These recollections on Buck Rogers can serve as a springboard for discussing potential positive future uses of AI, human consciousness, and envisioning a future ‘enlightened’ society or ‘City of God.’ The key observation from Buck Rogers is that the AI entities on the Computer Council were more or less benevolent, and were acting as public servants — this is opposed to notions of SkyNet or superintelligences that leave humans behind in the dust. It represents an alternate narrative of the future from the dystopian visions which are prevalent in science fiction today. Several sci-fi creators have recently expressed a desire to intentionally bring back a sense of optimism (e.g., [12-14]), that “we need more utopias” in sci-fi today, both because of the chilling effect of so much doom and gloom on the human spirit and because predicting the future is a difficult game. The recollection of Buck Rogers from the early 80s showcases some optimistic variety in the space of speculative fiction about AI.
We are already living in an era of AI public servants, as machine learning (ML) statistical models are increasingly applied in government, healthcare and finance. Yet concerns exist regarding their ability to form concepts (or “representations”) and produce decisions in ways that are understandable by the humans whose lives are affected by the inferences of such systems. We’ll discuss this in our next (upcoming) post, “Theopolis Monk, Part 2: Their Thoughts are Not Our Thoughts.”
Reality Changing Observations:
Q1. In what ways might the hope of a future utopia made possible by technology parallel a Christian hope of residence in the New Jerusalem?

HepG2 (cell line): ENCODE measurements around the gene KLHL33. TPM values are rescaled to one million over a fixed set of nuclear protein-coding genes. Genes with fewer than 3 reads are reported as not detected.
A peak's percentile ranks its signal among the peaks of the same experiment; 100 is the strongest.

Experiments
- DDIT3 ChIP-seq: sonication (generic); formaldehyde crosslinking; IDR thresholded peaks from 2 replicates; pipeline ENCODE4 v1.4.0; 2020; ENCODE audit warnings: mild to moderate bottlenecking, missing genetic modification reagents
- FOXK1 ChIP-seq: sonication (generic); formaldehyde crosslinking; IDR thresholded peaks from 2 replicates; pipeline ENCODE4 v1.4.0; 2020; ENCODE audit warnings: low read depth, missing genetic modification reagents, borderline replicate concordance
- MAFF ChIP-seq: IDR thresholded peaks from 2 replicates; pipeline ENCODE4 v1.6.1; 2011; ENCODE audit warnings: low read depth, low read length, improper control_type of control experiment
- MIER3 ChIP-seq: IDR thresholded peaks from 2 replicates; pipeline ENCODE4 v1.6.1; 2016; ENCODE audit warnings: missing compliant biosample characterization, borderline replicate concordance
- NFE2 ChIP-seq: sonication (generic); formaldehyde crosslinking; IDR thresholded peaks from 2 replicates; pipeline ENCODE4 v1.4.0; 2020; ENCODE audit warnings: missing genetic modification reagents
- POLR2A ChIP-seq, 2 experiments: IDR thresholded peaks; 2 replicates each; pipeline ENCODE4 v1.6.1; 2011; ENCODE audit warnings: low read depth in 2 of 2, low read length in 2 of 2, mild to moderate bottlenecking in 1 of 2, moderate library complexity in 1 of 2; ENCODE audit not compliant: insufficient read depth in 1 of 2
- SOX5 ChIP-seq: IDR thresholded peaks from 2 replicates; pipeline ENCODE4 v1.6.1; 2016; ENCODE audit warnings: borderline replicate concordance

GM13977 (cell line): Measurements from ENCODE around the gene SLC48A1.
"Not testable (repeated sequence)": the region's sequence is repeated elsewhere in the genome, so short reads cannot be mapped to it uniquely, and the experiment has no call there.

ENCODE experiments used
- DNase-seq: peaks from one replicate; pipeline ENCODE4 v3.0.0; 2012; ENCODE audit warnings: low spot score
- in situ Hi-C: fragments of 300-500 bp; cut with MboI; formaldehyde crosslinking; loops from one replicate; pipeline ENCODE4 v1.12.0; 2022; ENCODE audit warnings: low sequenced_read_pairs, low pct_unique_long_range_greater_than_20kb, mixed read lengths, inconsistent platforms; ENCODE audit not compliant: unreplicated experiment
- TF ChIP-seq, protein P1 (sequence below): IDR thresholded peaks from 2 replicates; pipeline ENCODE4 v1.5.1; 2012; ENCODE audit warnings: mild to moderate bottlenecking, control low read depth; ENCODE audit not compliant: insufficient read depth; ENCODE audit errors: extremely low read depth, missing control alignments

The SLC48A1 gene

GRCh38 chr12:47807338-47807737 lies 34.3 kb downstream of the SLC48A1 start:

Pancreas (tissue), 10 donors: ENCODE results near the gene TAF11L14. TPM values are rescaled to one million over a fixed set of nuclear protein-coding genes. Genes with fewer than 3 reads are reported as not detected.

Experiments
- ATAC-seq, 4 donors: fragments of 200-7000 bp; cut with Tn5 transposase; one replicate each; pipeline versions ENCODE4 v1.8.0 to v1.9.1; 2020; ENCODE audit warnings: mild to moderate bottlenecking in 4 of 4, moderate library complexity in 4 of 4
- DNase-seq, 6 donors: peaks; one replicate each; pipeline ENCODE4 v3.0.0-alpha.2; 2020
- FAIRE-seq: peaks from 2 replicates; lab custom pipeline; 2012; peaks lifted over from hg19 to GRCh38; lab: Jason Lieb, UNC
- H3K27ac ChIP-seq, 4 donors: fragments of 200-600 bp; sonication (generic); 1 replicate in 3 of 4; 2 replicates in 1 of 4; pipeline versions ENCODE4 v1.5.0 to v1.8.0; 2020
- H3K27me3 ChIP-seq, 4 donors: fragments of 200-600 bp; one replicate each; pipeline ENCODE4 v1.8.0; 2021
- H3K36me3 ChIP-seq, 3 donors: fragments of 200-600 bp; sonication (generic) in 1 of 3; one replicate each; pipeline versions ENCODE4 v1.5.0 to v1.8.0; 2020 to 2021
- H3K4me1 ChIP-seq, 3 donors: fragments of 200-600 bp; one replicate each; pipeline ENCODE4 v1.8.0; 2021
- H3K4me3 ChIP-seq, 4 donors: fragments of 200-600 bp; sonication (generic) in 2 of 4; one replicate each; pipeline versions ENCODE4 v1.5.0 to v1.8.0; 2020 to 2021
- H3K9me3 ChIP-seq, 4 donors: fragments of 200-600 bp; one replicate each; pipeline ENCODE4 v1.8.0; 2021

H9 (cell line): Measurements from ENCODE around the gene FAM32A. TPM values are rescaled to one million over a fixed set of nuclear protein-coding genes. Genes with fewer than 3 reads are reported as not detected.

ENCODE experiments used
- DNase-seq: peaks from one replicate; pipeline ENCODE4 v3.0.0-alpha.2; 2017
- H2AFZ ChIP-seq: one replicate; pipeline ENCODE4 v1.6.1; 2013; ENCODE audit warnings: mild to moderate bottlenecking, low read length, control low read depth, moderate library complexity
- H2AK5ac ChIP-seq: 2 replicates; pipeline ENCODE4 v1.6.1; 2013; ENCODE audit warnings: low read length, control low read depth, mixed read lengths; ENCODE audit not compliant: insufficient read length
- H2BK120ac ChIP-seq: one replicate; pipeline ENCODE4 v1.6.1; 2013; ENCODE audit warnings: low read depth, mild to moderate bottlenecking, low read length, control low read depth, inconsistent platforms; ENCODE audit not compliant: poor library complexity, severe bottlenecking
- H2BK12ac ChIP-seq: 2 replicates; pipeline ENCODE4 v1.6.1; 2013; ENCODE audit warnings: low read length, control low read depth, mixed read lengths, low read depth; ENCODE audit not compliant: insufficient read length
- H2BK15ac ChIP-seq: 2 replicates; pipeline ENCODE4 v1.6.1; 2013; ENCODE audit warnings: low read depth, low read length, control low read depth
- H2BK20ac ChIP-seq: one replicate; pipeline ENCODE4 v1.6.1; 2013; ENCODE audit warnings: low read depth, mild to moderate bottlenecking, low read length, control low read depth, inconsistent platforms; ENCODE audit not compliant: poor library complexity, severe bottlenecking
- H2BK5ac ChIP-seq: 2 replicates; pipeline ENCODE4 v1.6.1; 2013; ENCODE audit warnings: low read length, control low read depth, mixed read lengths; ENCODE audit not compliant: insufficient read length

Q2. Given our present technical challenges of securing systems for commerce and government (e.g., database hacks, vulnerabilities in electronic voting machines), what factors would contribute to public trust in government AI systems?
Q3. Would a demonstration that human cognition is computable have any impact on your Christian faith?
Sponsored by a grant given by Bridging the Two Cultures of Science and the Humanities II, a project run by Scholarship and Christianity in Oxford (SCIO), the UK subsidiary of the Council for Christian Colleges and Universities, with funding by Templeton Religion Trust and The Blankemeyer Foundation.
- W R F Browning, ed., Theophilus, in The Oxford Dictionary of the Bible (Oxford University Press, 2004).
- “Theopolis” is a proper name that showed some popularity in the 19th century, and is also sometimes attributed to individuals more commonly known by the name “Theophilus”, e.g., John Milton uses the former in Of Prelatical Episcopacy (1641) to refer to the 23rd Pope of Alexandria.
- Wikipedia contributors, The City of God, 2018, .
- I have been unable to find any references regarding the creators’ intent in choosing this name. ‘Theo’ was a new character for the 1979 TV series, and not part of the original Buck Rogers comic strip.
- Sanford Kessler, “Religious Freedom in Thomas More’s Utopia,” The Review of Politics 64, no. 02 (March 2002): 207, .
- Teresa Jusino, “Religion and Science Fiction: Asking the Right Questions,” Tor.com, January 6, 2010, ; Jo Walton, “Religious Science Fiction,” Tor.com, January 21, 2011, .
- “Science Fiction — Mythology of the Future | Think Magazine,” accessed June 5, 2018, .
- Doctor Theopolis (Character) – Comic Vine, n.d., .
- Buck Rogers in the 25th Century S01e01 Episode Script | SS, n.d., .
- Buck Rogers in the 25th Century S01e01 Episode Script | SS.
- Sarah Begley, “The Mysterious Case of the Missing Utopian Novels,” Time, September 2017.
- Tom Cassauwers, “Sci-Fi Doesn’t Have to Be Depressing: Welcome to Solarpunk,”
- Adam Epstein, “I Miss Optimism: The ‘Family Guy’ Creator Wants to Bring Back Hopeful Sci-Fi,” Quartz, 2017.
- Cory Doctorow, “In ‘Walkaway,’ A Blueprint For A New, Weird (But Better) World,” NPR, April 2017.
- Lauren J Young, How To Move Beyond The Tropes Of Dystopia, n.d.,